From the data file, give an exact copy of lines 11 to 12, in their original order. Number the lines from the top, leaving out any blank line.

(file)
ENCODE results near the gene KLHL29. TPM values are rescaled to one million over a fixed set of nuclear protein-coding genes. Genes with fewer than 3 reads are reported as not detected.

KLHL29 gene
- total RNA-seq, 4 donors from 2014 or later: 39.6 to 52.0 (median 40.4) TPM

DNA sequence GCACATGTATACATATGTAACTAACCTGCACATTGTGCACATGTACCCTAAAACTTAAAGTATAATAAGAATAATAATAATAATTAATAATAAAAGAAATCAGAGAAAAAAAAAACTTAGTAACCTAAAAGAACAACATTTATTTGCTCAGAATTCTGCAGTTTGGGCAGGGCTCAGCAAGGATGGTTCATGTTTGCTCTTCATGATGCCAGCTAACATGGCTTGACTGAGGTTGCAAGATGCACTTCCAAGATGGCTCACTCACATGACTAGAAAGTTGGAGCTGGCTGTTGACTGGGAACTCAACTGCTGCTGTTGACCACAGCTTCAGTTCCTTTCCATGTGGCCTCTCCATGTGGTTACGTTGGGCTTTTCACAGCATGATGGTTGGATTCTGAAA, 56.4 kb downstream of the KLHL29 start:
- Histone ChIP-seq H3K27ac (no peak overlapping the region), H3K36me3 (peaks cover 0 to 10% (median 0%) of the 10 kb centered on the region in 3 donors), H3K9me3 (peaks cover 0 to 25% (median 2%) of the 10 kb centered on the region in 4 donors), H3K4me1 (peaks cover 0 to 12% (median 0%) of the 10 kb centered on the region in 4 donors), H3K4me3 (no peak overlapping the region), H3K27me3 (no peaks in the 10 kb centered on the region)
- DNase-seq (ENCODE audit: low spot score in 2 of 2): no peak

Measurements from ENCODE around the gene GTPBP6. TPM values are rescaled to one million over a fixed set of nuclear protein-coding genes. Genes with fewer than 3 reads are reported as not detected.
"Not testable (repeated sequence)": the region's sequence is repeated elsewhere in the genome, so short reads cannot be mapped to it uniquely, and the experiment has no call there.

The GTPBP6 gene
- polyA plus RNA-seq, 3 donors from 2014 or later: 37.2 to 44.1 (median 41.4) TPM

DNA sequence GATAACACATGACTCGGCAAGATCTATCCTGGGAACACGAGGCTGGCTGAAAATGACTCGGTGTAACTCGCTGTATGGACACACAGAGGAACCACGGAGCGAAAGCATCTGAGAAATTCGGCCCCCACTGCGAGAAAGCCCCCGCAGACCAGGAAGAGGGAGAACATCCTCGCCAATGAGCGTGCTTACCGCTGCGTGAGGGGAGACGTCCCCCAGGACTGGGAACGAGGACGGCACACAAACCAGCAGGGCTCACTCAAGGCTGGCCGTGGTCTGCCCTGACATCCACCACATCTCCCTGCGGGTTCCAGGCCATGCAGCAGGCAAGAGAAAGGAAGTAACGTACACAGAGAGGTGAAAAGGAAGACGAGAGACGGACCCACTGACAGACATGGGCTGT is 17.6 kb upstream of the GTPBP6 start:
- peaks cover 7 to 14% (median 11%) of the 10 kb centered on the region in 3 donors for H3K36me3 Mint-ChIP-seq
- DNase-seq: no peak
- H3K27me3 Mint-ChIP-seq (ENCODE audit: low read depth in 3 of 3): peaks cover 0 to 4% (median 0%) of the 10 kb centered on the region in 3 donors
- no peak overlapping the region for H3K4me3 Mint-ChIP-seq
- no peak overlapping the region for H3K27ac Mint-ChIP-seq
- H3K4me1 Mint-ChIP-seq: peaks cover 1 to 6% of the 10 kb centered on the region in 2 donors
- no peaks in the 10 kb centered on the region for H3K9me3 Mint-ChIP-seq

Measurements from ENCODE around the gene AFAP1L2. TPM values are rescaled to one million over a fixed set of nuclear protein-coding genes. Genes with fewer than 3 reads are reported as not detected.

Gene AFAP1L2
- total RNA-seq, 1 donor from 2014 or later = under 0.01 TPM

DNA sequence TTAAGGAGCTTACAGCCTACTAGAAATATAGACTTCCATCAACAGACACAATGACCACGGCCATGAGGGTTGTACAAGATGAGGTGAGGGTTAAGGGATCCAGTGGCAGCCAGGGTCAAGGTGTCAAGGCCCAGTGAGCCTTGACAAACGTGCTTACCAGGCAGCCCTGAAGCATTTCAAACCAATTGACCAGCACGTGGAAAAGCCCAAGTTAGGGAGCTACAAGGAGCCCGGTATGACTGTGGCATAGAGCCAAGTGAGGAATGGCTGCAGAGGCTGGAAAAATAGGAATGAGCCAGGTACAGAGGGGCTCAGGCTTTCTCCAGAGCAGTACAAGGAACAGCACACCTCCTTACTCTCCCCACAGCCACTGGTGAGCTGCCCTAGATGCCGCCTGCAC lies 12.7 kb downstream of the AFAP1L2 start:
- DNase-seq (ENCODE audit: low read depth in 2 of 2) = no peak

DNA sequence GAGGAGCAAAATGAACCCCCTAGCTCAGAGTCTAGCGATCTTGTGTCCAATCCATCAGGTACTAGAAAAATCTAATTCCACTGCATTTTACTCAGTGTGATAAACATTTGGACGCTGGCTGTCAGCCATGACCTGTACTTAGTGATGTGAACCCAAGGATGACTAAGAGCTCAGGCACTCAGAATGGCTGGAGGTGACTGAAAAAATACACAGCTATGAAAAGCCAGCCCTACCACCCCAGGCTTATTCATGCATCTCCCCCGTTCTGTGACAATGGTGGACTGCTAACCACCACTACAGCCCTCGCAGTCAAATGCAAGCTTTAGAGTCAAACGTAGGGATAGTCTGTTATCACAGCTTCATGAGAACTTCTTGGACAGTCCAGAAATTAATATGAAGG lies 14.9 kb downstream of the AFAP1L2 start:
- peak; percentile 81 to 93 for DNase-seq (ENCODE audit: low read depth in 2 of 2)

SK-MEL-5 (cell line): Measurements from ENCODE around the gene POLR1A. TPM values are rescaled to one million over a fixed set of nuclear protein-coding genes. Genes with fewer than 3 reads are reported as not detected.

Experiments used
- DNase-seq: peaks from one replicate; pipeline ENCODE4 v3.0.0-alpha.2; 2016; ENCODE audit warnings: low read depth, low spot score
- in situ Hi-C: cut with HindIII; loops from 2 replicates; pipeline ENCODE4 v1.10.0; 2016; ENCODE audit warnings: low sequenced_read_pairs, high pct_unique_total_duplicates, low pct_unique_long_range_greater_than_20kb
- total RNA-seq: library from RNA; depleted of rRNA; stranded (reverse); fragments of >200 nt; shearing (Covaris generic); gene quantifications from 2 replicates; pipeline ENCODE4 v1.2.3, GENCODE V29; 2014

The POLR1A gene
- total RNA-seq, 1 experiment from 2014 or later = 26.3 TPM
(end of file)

DNA sequence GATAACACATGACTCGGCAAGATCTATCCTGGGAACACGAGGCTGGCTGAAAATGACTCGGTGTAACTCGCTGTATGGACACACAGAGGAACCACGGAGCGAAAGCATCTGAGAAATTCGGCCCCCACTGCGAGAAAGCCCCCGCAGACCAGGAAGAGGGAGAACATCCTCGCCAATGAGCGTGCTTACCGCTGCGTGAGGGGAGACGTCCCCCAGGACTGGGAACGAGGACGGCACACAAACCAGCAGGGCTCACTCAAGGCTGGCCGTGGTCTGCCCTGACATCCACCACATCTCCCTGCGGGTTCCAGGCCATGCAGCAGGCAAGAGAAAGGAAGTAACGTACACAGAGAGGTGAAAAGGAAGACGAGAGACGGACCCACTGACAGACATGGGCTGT is 17.6 kb upstream of the GTPBP6 start:
- peaks cover 7 to 14% (median 11%) of the 10 kb centered on the region in 3 donors for H3K36me3 Mint-ChIP-seq